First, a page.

By Jeffery L. Carey, Jr.
The paintings of artist Jenny Thornton kick off the new year of art exhibits at Flint’s Good Beans Cafe. Her solo show opened Jan. 4 to a gathering of more than 30 people, and will be on exhibit until the end of the month.
Born June 11, 1993 to parents David and Mitzi Thornton, Jenny Thornton grew up with her sister Kristin Ward in Linden. She says she spent a lot of time as a child in nature, playing in the woods, camping — all of which, she says, had a large influence on her artwork.
“I began making art as soon as I could hold a pencil,” Thornton says. “I started sketching cartoons and fashion design.” It was after she developed this love of drawing that she began painting. “I was inspired by shows I watched as a child and by my dad painting cars,” she adds. “I watched a lot of shows about painting vehicles, pin striping, flames, and all that kind of stuff.”
Thornton admits though that the artists who inspire her now are Claude Monet and Jackson Pollock and that her own art could best be described as mostly “impressionism with a splash of chaos.”
After high school Thornton moved to Flint where she stayed at the Flint Public Art Project house on Stone Street as an artist in residency that supports students, artists, designers, community leaders and teachers with free or affordable housing in order to allow residents time and space to pursue their crafts and to produce artistic projects in Flint. The residency was offered through state funding, she says.
“I was there for a couple of months over the summer,” Thornton says of the Flint Public Art Project house, “and I would say the most beneficial part of it was the people I met during that time.” She says as an artist it was a good place to grow her network, and establish relationships with motivated creative people. Currently, the self-taught artist is living in Swartz Creek, but is hoping to move back into Flint soon.
Thornton began showing her art at Flint’s Art Walk in 2017 and quickly became a regular at the Churchill’s Art Walk location. “Having my artwork up at Good Beans is really exciting,” she said. “It’s the first time I have set up for an extended amount of time like that. It is a pretty amazing feeling working really hard on a collection and seeing it all come together. When it is all hung together it definitely gives a proud feeling, just because there is so much time and effort into it.”
With her Good Beans show wrapping up at the end of the month, Thornton is looking forward to her next showing at Flint’s Greater Flint Arts Council (GFAC) where her work will be displayed in a members show.
“I plan to build my brand as an artist,” she says, “and continue learning, practicing and growing my skills.”
“I also intend to increase the amount of painting I do,” she states. “I love going to music events and painting while the band performs.” She also is inspired by nature and by emotions, both her own and other peoples’. “Growing up in Michigan you see some really beautiful scenery and skies,” Thornton says.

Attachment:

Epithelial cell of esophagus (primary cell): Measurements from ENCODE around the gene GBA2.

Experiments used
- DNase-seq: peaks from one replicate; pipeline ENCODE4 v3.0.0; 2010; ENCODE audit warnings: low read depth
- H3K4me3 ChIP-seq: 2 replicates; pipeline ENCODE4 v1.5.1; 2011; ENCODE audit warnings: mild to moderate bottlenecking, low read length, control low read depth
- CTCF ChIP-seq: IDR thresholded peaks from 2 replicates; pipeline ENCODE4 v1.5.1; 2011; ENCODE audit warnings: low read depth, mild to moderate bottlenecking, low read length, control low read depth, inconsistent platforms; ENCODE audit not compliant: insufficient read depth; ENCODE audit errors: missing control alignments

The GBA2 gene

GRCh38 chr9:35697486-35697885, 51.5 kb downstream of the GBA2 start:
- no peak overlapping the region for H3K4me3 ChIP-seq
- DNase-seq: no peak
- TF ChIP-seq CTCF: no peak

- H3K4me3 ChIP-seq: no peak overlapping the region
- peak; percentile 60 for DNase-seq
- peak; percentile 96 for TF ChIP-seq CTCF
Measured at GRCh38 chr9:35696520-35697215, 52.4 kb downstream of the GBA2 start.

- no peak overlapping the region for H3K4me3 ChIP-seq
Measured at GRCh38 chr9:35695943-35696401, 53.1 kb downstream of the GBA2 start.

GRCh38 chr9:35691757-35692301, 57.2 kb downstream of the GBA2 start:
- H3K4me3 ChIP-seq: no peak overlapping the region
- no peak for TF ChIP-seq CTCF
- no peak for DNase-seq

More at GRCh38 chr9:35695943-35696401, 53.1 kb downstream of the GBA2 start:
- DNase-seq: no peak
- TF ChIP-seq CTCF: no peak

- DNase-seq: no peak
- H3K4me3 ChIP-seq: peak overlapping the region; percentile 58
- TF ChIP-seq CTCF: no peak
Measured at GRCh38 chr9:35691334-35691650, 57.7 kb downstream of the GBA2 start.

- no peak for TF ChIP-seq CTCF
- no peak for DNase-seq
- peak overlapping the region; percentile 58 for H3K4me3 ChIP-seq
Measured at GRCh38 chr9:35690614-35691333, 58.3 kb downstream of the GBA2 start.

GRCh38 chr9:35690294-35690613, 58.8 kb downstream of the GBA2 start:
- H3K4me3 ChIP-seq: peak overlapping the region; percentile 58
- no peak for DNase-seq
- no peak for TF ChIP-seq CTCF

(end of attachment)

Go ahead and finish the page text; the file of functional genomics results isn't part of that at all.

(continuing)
Using primarily acrylic paint, Thornton says her set up is the most important element of her work. “I create best when I have my station set up,” she stresses, “even if it means I’m set up in my back yard or painting at a live music event, I need my easel, brushes, and rags on my right side, box of paints on the left side and palette in my hand.”
She admits she loves making a mess. “There is something satisfying about having paint covered hands,” Thornton explains. “I own few things that do not have some sort of paint splatters or smears.”
As an artist, Thornton says she also is conscious of repurposing materials like poly board drive-through signs, table tops, old pieces of drywall, and old shelves. “The list goes on,” she says, “but a lot goes into the trash that can be painted on.” One example is her painting titled Cornucopia, which she explains was painted on a piece of plexiglass panel that the restaurant Potbellies was going to throw away.
“I spent so much time on Cornucopia,” she says. “It was a breakthrough piece for me.” While she is most proud of the Cornucopia painting, her favorite piece is titled Rolling Blue and is a vibrant painting of what she describes as a big blue mountain.
The paintings of Jenny Thornton as well as the jewelry she makes can be found on Instagram which includes images of her art and time lapse videos of her art in action.
“I was nervous–I will be honest about that,” Thornton confesses of her show at Good Beans. “However, I am pretty confident and stayed focused so my nerves didn’t get the best of me. I love making art,” she says, “and I cannot imagine a time that I am not painting.”
Good Beans Cafe, at 328 N. Grand Traverse St., is open Monday-Friday from 7:30 a.m. to 4 p.m. More information available at 810-237-GOOD.
Banner photo, Beacon, by Jenny Thornton at Good Beans Cafe. (Photo by Darlene Carey)
EVM Staff Writer Jeffery L. Carey, Jr. can be reached at firstname.lastname@example.org.